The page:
"Lethal Weapon Collection"
Eric Clapton & David Sanborn
La-La Land Records
Disc 1: 26 Tracks/Disc Time: 70:26
Disc 2: 14 Tracks/Disc Time: 47:43
Total Time: 118:37 Grade: A+
(BEST OF 2013/14)
The cop buddy genre as felt like it has been around forever, and it's had its' ups and downs both on the big screen and on the little screen. "Lethal Weapon" is clearly a film that has trancended both the big and little screen and beyond since its' release in March 1987 as one of Warner Bros. greatest franchises and best selling home videos, rentals, DVD and Blu-Ray sellers of all-time. The film written by then fledging actor Shane Black, who would go on to come one of Hollywood's most celebrated action writers with films such as "Iron Man 3", "The Last Boy Scout", "The Long Kiss Goodnight", "Kiss Kiss Bang Bang" and "Last Action Hero" stars Oscar Winner Mel Gibson as Detective Martin Riggs, a suicidal cop still feeling the loss of his beloved wife, Victoria and is on a death wish to join her when he's ultimately paired with the straight laced family man Detective Roger Murtaugh (Danny Glover, "The Color Purple") who really doesn't want to be his partner. Soon they're embroiled in the case of a young woman named Amanda Hunsacker who committed suicide or so it appeared who turns out that her father, Michael (Tom Atkins, "Halloween 3", "Night Of The Creeps") served with Murtaugh in Vietnam and he himself is involved with a shadowy group of former soldiers led by the slimy General McAllister (Mitchell Ryan, "Liar Liar") and his tough as nails henchman, Mr. Joshua (Gary Busey in a grand performance, "The Buddy Holly Story") dealing in high quality drugs that goes back to the war in which Michael is in too deep. The deeper they go on the case, Riggs and Murtaugh start to get in way over their heads as soon as Murtaugh's daughter Rihanne (Traci Wolfe) is kidnapped and Riggs is almost killed by Mr. Joshua leading to a harrowing escape and torture sequence involving Riggs, a spectacular chase on Hollywood Blvd. and an unforgettable memorable one on one fight between Riggs and Joshua in front of Murtuagh's yard (which took a grueling six long nights to shoot). By film's end Murtaugh and Riggs have accepted and now completely trust each other which would eventually lead to three blockbuster sequels.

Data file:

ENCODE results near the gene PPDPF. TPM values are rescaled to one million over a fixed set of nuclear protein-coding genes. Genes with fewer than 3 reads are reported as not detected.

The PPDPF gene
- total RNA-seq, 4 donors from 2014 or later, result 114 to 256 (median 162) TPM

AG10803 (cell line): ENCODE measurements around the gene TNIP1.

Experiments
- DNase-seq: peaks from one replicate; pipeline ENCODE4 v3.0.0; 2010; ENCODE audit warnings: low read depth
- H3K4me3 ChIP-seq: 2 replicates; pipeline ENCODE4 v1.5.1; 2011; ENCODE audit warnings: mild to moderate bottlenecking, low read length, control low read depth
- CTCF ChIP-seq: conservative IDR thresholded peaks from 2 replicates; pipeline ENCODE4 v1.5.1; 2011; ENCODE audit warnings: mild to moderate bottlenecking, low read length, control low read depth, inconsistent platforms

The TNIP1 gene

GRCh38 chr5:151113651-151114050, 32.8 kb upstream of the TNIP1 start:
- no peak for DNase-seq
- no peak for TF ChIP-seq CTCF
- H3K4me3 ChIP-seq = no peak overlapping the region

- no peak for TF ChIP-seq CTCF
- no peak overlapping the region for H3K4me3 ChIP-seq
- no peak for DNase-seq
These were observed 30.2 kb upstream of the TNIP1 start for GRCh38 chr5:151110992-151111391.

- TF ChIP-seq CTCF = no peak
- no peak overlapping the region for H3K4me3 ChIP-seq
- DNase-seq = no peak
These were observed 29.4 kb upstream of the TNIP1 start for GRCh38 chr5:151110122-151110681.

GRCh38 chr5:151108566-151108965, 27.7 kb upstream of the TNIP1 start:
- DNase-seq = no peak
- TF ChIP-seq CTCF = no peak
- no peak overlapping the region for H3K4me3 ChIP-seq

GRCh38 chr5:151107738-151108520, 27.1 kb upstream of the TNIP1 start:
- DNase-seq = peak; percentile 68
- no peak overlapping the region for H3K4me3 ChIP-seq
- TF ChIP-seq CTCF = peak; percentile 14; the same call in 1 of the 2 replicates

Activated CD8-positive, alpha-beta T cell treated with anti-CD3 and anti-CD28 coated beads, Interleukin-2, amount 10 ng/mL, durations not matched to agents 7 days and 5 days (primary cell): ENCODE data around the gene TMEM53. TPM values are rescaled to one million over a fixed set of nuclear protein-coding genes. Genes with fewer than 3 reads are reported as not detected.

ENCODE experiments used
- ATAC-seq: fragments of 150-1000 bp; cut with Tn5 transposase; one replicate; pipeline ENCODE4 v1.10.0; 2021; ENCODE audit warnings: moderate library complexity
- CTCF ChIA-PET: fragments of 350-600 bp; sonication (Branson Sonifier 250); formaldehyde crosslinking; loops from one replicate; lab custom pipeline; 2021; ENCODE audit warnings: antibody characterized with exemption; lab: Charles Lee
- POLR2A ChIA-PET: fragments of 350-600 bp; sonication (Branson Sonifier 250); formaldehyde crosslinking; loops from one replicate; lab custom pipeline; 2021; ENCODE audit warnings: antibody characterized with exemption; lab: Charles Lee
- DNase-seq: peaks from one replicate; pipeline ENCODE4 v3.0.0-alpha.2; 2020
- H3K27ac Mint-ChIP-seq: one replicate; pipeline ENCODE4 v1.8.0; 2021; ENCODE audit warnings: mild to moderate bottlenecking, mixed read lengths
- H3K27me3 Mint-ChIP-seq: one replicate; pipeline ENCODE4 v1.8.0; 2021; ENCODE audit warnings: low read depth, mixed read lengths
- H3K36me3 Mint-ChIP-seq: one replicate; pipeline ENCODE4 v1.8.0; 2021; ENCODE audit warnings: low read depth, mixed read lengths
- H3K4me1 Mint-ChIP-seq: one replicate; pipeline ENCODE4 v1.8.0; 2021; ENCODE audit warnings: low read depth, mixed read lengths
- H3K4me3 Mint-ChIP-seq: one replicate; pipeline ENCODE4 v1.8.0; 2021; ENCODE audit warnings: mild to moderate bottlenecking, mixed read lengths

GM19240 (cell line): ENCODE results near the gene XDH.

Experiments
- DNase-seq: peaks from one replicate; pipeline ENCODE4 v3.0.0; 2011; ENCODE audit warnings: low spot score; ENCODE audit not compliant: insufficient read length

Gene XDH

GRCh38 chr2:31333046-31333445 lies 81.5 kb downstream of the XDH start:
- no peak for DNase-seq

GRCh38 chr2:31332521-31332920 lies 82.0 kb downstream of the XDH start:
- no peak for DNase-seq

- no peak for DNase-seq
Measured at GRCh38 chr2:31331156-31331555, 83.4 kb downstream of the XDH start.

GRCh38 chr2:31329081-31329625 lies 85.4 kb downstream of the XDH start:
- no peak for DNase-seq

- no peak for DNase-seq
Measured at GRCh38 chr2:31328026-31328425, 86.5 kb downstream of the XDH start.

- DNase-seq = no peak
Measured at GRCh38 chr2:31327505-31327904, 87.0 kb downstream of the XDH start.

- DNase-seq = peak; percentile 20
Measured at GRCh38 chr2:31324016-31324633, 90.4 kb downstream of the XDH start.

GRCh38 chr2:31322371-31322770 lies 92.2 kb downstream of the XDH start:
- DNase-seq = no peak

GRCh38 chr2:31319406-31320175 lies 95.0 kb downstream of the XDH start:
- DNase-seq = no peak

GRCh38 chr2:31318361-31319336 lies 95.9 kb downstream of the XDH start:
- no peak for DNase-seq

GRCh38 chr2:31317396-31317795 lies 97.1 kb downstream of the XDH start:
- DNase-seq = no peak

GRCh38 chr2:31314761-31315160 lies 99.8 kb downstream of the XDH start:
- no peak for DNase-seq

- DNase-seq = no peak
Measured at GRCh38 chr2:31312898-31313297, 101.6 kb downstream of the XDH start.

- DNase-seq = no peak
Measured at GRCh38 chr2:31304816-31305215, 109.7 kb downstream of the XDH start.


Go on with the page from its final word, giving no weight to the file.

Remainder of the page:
Along with the consistant and able direction by Richard Donner ("Superman The Movie", "The Omen", "Maverick") and the great chemistry of Gibson and Glover, there was another important element that the film established was it's terrific use of music which really backs the exploits of Riggs and Murtaugh composed by the late Michael Kamen who collaborated with his friends in Grammy winners guitarist/singer Eric Clapton and jazz saxophonist David Sanborn which brought a different take and spin on the modern day action score which give it alot of edge and excitement. While working with Kamen, Clapton and Sanborn were the primary factors in bringing both a hip cool edge and embodiment of trust and honorable eventual friendship and humanity to both Riggs and Murtaugh through Clapton's soulful guitar and Sanborn's bluesy saxophone solos featured at the start in "Meeting Martin Riggs/Roger's Daughter" which establishes their themes from the get go and the rest of the series to follow. Clapton's soulful guitar also captures the angush in Riggs' ("Suicide") as well his newfound trust in Murtaugh ("Took A Lot Of Guts/Riggs' Soliliquy", "The Jumper", "Riggs And Rog Confront").